Far less enthusiastic were the sclerotic mainstays of the neoconosphere. The ancient squirrel-jowled failed presidential candidate John McCain quoted a Wall Street Journal article that said Paul’s speech was designed to “fire up impressionable libertarian kids in college dorms” and lamented that it’s “the wacko birds on right and left that get the media megaphone.” An unidentified McCain aide allegedly said, “Jumping on the Rand Paul black helicopters crazy-train isn’t good for our party.” Republican Senator Lindsey Graham said Paul was “ill-informed” and that his complaints were “ridiculous.” Neither McCain nor Graham attended the filibuster, as they were busy having dinner with Barack Obama.
Charles Krauthammer, whose face, indeed, resembles sauerkraut that has been smashed with a hammer, derided the idea that the feds would authorize the killing of American citizens on US soil without trial as “ridiculous and absurd.” William Kristol, who cleans his fingernails with the dried bones of Muslim infants, dismissed Paul’s speech as “fearmongering” and “kookiness.” David Frum, who I imagine masturbates to footage of Middle Eastern drone strikes, said that Paul “emerges from a milieu in which far-fetched scenarios don’t seem far-fetched at all.”
On the left side of the Holy Church of Left/Right Binary Thinking, MSNBC’s Krystal Ball (who expects people not to laugh at her name) and the eternally smirking Touré (who, when it comes to smarminess, is the equal of any white man) mocked the idea that a nice black man such as Barack Obama would ever abuse his executive power. A writer at Mother Jones, who apparently possesses the mystical ability to read his enemies’ souls, said that Paul didn’t mean a word of it and only pulled this stunt so he could release a fundraising letter the following day. Mark Potok of the Southern Poverty Law Center, who won an award as the homeliest and least charming anti-racist witch-hunter in world history, said that Paul had stirred up the paranoid and utterly baseless delusions of leftist nutjobs as well as “the black helicopter crowd of the folks on the far right.” And a blogger for AlterNet wondered why Paul never expressed such concern that the USA was drone-bombing “innocent brown people abroad.”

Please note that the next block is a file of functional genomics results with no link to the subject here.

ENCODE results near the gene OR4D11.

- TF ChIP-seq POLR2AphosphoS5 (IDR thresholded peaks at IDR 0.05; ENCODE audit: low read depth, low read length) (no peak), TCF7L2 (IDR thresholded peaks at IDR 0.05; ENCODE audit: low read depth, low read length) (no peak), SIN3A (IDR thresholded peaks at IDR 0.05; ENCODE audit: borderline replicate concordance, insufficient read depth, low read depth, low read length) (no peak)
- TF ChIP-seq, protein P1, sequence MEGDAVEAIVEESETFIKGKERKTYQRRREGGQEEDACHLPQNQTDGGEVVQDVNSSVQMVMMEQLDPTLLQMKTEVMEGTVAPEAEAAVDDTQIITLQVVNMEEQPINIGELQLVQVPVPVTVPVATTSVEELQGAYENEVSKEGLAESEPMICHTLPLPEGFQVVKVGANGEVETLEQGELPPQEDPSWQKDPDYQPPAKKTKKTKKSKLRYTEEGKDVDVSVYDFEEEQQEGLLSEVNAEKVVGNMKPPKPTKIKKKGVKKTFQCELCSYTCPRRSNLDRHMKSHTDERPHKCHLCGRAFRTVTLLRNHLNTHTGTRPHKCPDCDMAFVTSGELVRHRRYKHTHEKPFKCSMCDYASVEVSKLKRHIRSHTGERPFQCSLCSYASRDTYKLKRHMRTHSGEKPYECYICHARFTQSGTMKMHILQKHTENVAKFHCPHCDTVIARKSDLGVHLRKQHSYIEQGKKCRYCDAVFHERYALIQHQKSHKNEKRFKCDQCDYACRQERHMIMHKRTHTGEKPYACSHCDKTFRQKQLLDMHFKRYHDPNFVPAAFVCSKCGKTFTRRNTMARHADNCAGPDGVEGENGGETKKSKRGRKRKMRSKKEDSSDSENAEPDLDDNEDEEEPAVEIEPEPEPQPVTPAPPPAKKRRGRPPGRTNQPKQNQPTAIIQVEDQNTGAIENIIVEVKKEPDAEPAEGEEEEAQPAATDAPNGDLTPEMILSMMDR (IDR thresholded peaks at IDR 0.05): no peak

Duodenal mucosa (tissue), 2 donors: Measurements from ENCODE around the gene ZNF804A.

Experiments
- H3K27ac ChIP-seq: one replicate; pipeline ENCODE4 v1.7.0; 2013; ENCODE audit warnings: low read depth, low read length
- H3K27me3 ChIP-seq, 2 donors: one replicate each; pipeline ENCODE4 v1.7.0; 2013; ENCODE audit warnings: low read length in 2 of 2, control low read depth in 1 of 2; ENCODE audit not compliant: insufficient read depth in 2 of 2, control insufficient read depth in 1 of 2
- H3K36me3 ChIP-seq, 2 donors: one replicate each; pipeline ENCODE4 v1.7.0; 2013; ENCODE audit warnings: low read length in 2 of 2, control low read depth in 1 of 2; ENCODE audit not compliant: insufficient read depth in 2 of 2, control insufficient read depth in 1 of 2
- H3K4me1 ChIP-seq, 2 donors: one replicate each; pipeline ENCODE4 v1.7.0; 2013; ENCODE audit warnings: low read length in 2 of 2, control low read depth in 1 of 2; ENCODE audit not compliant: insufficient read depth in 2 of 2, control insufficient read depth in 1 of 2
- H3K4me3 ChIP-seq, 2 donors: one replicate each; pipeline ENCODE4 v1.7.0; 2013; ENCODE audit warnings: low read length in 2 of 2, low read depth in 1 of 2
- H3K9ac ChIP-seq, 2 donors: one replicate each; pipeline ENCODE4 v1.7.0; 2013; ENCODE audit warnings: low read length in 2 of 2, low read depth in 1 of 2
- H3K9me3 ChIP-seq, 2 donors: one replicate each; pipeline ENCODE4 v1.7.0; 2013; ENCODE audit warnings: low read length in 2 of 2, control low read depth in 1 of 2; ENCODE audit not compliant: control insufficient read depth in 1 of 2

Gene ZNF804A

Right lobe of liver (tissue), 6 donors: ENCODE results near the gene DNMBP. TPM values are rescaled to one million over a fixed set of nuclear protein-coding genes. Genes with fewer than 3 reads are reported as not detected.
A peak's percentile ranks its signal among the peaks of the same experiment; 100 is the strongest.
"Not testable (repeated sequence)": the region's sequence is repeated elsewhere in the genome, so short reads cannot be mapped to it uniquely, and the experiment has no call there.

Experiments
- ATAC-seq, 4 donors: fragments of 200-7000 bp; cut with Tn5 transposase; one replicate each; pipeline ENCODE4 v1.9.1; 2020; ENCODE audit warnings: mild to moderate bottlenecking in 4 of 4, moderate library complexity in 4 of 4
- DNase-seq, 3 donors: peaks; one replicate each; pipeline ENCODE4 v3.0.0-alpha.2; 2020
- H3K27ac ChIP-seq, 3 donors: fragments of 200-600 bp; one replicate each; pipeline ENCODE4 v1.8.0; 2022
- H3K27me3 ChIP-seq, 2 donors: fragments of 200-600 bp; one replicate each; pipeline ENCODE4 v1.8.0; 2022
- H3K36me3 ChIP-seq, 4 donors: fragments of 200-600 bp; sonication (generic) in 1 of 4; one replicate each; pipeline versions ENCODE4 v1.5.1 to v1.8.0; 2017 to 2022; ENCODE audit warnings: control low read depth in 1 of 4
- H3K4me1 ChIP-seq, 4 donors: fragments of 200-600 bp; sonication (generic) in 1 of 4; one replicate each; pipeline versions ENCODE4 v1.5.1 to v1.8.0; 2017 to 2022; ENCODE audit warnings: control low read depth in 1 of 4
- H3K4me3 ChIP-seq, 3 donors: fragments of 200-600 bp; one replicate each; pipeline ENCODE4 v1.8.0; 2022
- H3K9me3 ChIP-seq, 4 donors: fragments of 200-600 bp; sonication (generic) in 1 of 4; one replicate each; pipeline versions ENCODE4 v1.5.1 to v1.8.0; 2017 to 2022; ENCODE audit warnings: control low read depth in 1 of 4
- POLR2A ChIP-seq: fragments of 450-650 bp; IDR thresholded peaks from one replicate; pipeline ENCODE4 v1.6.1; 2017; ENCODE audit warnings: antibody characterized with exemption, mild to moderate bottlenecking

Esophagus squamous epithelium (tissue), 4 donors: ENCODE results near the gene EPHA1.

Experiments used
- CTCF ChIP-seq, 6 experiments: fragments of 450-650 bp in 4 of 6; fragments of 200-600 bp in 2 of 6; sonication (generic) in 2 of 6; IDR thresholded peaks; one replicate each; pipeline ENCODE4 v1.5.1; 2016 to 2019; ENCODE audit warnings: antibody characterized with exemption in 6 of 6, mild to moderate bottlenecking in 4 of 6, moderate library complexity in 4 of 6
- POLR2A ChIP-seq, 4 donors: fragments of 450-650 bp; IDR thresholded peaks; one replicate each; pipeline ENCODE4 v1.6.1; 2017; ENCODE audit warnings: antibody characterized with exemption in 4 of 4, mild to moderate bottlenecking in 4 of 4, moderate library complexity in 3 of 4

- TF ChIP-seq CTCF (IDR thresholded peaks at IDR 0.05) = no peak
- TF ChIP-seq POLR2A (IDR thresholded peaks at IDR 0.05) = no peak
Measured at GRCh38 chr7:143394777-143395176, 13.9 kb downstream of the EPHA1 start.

Miraculously, Paul was able to at least temporarily win the approval of leftists such as bullet-headed commie Van Jones. The wacky and disruptive antiwar group Code Pink even delivered chocolates and flowers to Paul’s Senate office. And during the filibuster, Oregon’s Democratic Senator Ron Wyden summed up in 26 words what it took Rand Paul 13 hours to say:
Mr. President, what it comes down to is every American has the right to know when their government believes that it is allowed to kill them.
But even though Rand Paul was able to impress people across the arbitrary and ultimately nonexistent left/right spectrum, he has often had trouble appeasing his own tiny core base. Hardcore acolytes of his father have repeatedly slammed him for endorsing Mitt Romney and kowtowing to Israel.
On Thursday, Eric Holder yielded to pressure and sent Paul a terse letter conceding that the government does not have the right to kill its own citizens on US soil without trial, and it’s refreshing to see Eric Holder concede to anything.
Only time will tell whether Rand Paul emerges as a formidable presidential contender in 2016 or whether he threw all his lightning bolts in one shot and will slowly fade away. For now he remains a riddle wrapped in a mystery inside an enigma swaddled in the Constitution.